Insur­ing par­ents helps chil­dren, too. It increas­es the like­li­hood of parental health and strength­ens par­ents’ abil­i­ty to care for their children.

Children’s Risk of Being Unin­sured Varies by State

Dif­fer­ences in state poli­cies and prac­tices, as well as local eco­nom­ic con­di­tions, large­ly influ­ence the vari­a­tion in access to cov­er­age across the coun­try. Over­all, chil­dren are more like­ly to lack insur­ance in the South­ern and West­ern regions of the nation. In 2022, the North­east states of Mass­a­chu­setts and Rhode Island had the low­est unin­sured rates (both 2%), while Texas had the high­est rate, with 11% — or 854,000 kids — lack­ing insurance.


How­ev­er, Texas was among the 17 states that improved in 2022, with its rate of unin­sured chil­dren declin­ing by one per­cent­age point since 2021. The oth­er 16 states and the Dis­trict of Colum­bia that made gains in 2022 also saw declines of one to three per­cent­age points. Despite this progress, rates of unin­sured chil­dren increased in sev­en states in 2022, each by one per­cent­age point.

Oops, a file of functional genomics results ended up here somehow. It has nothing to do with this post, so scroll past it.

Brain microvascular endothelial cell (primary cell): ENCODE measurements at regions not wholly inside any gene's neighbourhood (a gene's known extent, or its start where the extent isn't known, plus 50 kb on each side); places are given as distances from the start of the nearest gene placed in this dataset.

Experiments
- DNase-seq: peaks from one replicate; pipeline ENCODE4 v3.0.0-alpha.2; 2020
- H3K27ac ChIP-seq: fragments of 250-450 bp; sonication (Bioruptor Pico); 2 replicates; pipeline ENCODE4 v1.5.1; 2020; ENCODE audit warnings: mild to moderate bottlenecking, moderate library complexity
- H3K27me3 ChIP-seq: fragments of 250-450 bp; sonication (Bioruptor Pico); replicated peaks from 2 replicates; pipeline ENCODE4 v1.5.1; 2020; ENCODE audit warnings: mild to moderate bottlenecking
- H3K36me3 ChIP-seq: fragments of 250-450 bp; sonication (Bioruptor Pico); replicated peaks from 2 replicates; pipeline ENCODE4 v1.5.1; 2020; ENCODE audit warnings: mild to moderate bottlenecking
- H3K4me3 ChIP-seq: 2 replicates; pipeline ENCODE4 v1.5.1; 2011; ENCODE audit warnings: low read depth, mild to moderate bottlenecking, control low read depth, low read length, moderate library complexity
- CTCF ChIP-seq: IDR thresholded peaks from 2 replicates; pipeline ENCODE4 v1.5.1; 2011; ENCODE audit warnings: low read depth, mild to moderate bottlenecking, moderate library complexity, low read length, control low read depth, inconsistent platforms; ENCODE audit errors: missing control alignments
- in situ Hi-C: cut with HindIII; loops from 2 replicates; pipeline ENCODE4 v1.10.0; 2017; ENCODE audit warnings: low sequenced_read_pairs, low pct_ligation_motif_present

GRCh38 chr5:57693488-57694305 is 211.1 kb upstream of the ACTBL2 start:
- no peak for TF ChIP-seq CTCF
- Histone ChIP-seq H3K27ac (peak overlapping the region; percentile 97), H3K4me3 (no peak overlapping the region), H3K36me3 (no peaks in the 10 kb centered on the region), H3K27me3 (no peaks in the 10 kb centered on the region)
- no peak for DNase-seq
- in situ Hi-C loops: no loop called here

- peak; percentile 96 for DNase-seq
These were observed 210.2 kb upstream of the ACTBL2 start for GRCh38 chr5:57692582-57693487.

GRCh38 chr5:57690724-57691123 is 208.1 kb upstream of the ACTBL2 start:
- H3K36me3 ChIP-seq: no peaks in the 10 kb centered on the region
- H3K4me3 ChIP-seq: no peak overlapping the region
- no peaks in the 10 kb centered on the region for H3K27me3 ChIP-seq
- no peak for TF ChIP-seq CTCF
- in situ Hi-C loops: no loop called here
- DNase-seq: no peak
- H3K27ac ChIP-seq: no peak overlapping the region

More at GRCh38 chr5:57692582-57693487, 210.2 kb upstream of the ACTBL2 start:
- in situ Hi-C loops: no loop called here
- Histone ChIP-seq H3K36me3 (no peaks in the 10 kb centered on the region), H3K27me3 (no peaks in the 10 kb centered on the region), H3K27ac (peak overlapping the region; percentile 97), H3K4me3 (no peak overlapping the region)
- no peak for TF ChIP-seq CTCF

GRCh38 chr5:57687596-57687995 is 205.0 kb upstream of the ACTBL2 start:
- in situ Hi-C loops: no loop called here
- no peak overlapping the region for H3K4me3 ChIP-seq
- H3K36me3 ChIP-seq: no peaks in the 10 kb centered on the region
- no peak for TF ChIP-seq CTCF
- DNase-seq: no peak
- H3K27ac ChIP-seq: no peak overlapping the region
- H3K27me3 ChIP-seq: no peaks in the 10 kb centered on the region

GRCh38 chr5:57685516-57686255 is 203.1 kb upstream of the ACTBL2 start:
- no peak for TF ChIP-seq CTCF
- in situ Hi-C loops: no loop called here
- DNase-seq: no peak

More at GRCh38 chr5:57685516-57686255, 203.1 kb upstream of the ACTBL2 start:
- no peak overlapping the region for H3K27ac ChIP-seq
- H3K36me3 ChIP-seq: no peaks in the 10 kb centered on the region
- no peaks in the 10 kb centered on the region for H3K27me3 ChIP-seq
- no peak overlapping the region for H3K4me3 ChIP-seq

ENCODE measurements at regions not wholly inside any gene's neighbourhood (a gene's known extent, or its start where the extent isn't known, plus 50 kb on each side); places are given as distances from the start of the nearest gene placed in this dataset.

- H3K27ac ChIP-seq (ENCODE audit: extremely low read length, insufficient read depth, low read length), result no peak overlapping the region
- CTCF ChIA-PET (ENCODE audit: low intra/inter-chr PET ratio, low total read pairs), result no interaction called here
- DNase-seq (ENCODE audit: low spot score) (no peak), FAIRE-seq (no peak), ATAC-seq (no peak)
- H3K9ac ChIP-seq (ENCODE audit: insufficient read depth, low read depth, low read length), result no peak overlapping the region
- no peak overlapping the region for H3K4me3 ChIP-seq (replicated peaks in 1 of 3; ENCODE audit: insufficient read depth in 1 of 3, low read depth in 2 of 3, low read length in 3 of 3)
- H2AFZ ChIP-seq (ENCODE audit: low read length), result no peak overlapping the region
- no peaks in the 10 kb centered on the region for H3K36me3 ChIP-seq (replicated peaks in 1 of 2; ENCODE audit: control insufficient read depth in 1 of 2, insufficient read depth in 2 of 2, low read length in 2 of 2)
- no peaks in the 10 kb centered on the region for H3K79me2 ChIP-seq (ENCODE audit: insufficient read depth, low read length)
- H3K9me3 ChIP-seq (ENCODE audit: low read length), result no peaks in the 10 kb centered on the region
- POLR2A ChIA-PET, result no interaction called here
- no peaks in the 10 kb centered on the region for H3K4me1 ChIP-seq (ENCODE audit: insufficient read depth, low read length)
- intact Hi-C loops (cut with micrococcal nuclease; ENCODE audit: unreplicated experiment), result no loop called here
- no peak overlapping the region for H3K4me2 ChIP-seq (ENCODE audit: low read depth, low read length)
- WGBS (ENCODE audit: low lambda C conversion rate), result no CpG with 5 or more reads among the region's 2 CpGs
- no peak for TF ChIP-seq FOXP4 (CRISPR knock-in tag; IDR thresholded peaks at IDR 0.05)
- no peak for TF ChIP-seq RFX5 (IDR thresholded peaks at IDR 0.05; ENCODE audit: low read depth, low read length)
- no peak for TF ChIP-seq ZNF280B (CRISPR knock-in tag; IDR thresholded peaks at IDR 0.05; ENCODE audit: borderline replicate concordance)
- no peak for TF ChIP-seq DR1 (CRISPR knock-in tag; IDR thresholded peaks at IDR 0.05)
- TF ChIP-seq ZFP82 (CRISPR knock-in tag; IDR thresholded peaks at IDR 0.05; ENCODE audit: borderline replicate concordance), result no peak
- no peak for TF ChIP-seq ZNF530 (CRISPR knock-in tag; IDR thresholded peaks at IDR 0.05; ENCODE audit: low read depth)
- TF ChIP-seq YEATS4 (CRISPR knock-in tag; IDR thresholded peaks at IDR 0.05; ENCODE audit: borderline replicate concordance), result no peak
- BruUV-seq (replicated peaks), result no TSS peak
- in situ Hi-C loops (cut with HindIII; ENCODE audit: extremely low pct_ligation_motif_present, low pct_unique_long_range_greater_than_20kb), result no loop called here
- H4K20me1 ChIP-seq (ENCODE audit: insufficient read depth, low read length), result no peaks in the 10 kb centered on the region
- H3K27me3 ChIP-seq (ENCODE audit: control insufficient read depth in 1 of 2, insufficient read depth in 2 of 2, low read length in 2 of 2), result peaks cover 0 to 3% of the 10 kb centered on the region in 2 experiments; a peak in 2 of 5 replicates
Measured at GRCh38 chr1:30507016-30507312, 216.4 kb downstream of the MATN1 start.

Inequities Per­sist, Par­tic­u­lar­ly for Amer­i­can Indi­an and Alas­ka Native Children

The rate of unin­sured Amer­i­can Indi­an and Alas­ka Native chil­dren has been more than twice the nation­al rate in all five years of data avail­able on the KIDS COUNT Data Cen­ter, although the per­cent­age for these kids improved for the sec­ond year in a row from 14% in 2019 to 11% in 2022. The unin­sured rate for Lati­no chil­dren has also remained high­er than the nation­al lev­el for five years but fell by one per­cent­age point to 8% in 2022. Black chil­dren saw a slight improve­ment as well, from 5% to 4% of kids with­out insur­ance. From 2021 to 2022, fig­ures remained even for kids of two or more races (6%), white kids (4%) and Asian and Pacif­ic Islander (4%) children.

In addi­tion, immi­grant chil­dren, par­tic­u­lar­ly those who are undoc­u­ment­ed, are at increased risk of being unin­sured com­pared to their peers with U.S. cit­i­zen­ship. The Cen­sus Bureau report­ed that 1 in 4 (25%) non-cit­i­zen chil­dren were unin­sured in 2022, an increase from 23% in 2021. Fig­ures were near­ly as high for for­eign-born kids as a whole, regard­less of citizenship.